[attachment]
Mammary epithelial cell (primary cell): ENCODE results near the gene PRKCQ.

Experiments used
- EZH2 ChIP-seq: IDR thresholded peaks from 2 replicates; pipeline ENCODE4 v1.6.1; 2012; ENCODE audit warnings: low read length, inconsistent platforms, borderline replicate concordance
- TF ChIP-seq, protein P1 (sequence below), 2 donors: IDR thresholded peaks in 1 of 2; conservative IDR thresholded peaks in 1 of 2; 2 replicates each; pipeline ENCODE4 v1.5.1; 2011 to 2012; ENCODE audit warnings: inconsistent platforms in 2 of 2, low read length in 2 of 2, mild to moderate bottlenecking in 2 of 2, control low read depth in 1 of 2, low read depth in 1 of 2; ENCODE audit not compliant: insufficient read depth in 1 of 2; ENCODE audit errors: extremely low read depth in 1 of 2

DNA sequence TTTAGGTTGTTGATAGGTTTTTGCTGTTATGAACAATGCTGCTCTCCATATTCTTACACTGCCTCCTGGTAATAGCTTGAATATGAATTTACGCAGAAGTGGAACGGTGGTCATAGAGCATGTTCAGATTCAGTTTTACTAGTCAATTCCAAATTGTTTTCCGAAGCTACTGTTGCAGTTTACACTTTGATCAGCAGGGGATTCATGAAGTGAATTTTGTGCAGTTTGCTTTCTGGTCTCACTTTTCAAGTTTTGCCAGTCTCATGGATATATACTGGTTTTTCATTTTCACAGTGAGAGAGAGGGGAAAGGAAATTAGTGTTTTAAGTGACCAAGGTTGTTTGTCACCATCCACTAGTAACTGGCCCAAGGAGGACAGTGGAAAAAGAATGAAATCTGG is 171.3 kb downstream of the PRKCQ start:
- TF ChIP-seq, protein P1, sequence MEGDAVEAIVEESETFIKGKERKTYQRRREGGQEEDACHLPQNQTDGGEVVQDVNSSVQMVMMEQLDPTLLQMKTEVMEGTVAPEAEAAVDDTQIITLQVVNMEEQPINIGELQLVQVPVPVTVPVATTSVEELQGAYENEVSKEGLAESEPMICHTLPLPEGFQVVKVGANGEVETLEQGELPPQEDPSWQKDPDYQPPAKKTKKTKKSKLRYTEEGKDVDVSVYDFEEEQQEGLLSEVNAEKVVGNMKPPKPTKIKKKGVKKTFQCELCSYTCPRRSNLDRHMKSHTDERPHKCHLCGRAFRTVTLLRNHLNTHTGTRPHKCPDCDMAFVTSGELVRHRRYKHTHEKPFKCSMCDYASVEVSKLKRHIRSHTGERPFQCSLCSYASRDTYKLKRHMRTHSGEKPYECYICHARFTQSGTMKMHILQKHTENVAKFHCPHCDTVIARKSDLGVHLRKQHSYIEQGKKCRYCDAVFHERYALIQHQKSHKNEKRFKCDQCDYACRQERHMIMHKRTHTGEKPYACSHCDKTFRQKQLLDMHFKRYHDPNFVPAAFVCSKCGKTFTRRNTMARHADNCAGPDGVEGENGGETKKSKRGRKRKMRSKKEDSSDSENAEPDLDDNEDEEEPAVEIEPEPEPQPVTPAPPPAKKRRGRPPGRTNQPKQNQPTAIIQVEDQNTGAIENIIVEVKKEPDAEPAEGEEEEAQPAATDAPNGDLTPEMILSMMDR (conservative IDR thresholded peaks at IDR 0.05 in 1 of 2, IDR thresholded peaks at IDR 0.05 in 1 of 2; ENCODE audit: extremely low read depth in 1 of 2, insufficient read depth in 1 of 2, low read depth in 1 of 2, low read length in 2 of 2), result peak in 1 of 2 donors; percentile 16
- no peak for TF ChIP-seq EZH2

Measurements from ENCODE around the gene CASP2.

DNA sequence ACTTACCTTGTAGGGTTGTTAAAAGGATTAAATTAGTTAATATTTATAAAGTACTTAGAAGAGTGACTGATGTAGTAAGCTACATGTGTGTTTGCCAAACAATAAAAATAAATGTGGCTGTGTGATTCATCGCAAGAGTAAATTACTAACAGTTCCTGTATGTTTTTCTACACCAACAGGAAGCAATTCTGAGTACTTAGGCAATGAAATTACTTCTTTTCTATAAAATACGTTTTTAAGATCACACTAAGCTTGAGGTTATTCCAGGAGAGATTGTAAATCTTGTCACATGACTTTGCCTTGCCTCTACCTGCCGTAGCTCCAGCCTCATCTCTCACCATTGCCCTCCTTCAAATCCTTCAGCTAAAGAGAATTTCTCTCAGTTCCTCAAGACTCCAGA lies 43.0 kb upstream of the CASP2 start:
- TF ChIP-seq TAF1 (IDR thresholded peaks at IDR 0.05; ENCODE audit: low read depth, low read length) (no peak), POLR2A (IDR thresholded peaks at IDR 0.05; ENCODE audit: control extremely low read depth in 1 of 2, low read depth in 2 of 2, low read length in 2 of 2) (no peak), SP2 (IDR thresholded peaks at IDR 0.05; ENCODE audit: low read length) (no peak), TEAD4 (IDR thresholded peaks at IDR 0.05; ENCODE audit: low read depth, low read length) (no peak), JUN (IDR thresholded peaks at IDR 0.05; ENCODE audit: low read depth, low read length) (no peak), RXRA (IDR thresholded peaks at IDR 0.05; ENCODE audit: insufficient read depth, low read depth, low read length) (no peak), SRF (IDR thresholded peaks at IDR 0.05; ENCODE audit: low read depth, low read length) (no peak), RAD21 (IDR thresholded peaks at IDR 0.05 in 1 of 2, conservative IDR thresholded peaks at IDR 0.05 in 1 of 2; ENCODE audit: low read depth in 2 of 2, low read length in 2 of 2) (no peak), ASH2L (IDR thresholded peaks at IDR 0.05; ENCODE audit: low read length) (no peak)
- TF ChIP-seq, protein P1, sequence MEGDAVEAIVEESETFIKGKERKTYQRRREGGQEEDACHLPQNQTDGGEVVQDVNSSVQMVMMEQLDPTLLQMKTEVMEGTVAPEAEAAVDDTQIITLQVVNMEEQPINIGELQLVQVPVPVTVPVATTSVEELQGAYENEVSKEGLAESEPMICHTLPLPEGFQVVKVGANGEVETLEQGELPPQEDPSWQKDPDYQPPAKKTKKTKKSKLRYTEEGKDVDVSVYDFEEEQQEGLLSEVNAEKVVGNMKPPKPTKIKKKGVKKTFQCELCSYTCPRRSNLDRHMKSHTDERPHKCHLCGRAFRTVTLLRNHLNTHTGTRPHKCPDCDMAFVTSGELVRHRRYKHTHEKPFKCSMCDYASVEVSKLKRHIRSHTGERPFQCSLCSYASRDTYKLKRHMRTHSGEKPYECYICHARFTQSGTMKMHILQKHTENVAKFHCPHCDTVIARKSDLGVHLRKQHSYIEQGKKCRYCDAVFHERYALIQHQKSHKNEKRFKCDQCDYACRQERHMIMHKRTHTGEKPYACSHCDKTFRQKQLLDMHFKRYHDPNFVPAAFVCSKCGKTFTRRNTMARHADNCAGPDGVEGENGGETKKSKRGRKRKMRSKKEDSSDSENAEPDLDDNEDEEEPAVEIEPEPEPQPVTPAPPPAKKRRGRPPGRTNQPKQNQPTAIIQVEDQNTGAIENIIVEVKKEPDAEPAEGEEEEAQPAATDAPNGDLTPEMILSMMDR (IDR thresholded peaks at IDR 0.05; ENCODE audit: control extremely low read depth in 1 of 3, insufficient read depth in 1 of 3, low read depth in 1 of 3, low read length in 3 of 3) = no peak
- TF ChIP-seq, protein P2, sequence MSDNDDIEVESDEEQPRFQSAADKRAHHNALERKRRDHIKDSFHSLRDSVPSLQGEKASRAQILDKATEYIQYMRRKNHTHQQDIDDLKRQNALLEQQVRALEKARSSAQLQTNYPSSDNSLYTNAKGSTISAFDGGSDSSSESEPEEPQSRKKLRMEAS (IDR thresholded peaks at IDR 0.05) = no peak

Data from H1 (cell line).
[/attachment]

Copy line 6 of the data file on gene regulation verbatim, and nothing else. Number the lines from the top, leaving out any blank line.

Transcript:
- TF ChIP-seq, protein P1, sequence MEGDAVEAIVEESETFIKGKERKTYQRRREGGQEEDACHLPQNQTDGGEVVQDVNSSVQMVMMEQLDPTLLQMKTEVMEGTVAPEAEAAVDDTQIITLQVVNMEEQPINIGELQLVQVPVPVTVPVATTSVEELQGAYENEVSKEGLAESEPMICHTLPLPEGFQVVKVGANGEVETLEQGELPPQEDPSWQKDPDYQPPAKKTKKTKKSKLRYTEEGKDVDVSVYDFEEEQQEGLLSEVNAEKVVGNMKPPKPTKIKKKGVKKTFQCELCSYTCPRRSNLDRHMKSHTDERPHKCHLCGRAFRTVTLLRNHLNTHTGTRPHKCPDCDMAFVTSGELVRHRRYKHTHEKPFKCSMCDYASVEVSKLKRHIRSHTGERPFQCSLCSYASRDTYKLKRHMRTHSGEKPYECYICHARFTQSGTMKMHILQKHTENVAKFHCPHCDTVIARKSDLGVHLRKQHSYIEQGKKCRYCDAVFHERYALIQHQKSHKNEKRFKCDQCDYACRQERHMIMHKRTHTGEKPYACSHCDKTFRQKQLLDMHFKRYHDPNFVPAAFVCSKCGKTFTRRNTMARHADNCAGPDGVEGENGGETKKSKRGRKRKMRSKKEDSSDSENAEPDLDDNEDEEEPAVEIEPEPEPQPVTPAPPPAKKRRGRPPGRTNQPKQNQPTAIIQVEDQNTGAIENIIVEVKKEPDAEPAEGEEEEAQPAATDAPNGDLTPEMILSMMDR (conservative IDR thresholded peaks at IDR 0.05 in 1 of 2, IDR thresholded peaks at IDR 0.05 in 1 of 2; ENCODE audit: extremely low read depth in 1 of 2, insufficient read depth in 1 of 2, low read depth in 1 of 2, low read length in 2 of 2), result peak in 1 of 2 donors; percentile 16